By Charlotte Webster-
The UK’s failure to do more to stop Covid -19 spreading early in the pandemic was one of the worst ever public health failures, according to a report by MPs .
The report says that a government approach – backed by its scientists – cost thousands of lives due to the delay in introducing the first lockdown.
The delay in introducing the national lockdown in the Uk was because the government was trying to manage the situation by achieving herd immunity by infection, the report said.
The result was that too little was done in the early weeks to stop Covid spreading, despite evidence from China and then Italy that it was a virus that was highly infectious, caused severe illness and for which there was no cure.
“The veil of ignorance through which the UK viewed the initial weeks of the pandemic was partly self-inflicted,” said the report.
Asked whether herd immunity had been a policy in the early days, Jeremy Hunt, chair of the Health and Social Care Committee, said he did not think there was any desire for the whole population to be infected.
However, the report also described the whole approach to the vaccination programme – from the research and development through to the rollout of the jabs – as “one of the most effective initiatives in UK history”.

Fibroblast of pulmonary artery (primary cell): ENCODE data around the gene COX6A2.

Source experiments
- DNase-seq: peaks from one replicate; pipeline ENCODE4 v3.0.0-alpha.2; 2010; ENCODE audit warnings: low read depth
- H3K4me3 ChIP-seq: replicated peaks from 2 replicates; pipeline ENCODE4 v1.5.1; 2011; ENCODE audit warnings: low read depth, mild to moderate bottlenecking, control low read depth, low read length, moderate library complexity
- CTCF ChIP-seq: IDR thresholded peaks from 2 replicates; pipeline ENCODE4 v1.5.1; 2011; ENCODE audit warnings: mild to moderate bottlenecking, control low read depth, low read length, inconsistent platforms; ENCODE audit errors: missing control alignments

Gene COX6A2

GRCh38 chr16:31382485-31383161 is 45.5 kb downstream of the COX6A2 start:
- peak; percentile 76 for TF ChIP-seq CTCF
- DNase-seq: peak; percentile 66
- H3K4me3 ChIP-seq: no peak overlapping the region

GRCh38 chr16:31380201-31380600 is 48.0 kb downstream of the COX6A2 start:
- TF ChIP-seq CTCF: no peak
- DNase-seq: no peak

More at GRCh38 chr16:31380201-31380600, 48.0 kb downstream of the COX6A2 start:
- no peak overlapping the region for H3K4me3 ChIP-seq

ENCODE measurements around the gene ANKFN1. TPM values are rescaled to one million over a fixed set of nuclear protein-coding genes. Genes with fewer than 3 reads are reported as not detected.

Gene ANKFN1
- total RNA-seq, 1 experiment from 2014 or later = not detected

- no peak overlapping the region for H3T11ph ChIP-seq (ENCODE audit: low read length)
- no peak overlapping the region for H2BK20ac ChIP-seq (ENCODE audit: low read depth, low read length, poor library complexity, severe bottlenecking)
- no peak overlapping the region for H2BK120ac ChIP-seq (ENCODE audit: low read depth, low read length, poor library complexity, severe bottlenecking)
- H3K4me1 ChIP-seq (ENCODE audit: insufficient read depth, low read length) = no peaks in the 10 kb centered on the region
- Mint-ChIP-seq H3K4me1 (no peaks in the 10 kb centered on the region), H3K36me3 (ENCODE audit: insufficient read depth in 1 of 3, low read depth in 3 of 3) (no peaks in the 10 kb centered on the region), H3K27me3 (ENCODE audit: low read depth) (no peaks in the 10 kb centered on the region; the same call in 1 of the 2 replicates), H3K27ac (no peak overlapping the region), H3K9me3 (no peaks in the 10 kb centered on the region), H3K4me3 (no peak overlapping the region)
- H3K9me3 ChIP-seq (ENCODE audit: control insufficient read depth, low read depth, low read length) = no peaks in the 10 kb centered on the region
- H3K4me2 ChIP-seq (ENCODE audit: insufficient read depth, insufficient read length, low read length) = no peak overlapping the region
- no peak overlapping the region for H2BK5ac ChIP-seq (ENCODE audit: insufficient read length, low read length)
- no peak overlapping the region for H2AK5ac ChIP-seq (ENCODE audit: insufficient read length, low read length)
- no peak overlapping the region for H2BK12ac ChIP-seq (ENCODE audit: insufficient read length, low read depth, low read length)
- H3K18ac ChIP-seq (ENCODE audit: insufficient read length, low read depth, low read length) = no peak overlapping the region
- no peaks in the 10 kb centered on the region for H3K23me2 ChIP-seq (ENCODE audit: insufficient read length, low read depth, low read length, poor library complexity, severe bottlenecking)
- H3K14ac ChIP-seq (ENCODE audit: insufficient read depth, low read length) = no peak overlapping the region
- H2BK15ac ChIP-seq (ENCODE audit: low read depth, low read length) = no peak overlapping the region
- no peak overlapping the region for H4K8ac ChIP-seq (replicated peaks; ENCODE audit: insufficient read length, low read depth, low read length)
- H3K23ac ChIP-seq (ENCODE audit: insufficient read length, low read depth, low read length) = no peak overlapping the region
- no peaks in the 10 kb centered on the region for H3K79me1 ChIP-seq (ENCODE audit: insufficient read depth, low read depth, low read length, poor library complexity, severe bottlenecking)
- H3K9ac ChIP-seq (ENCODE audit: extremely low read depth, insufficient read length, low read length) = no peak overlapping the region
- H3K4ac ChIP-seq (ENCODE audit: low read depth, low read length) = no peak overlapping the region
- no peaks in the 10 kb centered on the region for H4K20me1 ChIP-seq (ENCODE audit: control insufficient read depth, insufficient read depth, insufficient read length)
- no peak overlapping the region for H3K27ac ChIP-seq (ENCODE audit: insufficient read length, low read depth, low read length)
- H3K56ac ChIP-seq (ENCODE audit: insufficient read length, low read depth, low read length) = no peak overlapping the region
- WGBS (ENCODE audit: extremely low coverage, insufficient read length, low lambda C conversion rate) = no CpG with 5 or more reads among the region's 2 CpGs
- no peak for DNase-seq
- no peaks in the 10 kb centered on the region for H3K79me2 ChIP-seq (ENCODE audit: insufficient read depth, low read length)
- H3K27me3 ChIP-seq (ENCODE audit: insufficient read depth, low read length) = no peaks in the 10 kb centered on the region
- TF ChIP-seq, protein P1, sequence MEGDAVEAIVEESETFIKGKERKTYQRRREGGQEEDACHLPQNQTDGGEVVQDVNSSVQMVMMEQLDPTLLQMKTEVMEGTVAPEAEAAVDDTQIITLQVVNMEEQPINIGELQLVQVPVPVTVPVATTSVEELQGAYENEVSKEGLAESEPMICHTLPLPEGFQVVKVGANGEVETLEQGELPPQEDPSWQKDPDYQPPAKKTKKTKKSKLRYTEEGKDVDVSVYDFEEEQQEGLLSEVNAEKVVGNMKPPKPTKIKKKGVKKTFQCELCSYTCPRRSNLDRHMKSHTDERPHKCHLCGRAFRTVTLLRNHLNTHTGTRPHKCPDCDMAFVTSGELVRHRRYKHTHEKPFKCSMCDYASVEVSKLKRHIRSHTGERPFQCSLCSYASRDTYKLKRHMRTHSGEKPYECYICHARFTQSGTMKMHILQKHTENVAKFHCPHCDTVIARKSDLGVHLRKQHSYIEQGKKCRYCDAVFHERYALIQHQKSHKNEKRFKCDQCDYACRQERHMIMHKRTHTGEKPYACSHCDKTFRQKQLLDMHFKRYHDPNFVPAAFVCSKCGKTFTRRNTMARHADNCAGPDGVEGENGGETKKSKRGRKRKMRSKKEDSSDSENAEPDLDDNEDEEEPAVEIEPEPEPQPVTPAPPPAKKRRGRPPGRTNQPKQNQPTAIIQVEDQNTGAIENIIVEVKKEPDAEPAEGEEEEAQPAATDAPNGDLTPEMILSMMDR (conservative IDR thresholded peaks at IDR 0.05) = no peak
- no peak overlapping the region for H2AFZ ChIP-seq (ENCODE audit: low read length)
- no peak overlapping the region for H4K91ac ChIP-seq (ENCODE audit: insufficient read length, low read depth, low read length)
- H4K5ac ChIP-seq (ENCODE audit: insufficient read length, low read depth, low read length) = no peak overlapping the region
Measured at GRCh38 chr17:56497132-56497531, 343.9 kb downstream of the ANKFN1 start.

The report predominantly focuses on the response to the pandemic in England. The committee did not look at steps taken individually by Wales, Northern Ireland and Scotland.
The findings are detailed in the report – Coronavirus: Lessons learned to date – from the Health and Social Care Committee and the Science and Technology Committee, which contain MPs from all parties.
MPs call the pandemic, which has claimed more than 150,000 lives in the UK and nearly five million worldwide so far, the “biggest peacetime challenge” for a century.
Labour’s Shadow Secretary described the report as “a damning report into monumental errors made by ministers”.
“Ministers were warned but responded with complacency,” he said on Twitter, giving the example of “care homes left unprotected as the virus raged”.
He called for a public inquiry now to ensure that mistakes of “such tragic magnitude” are never repeated again.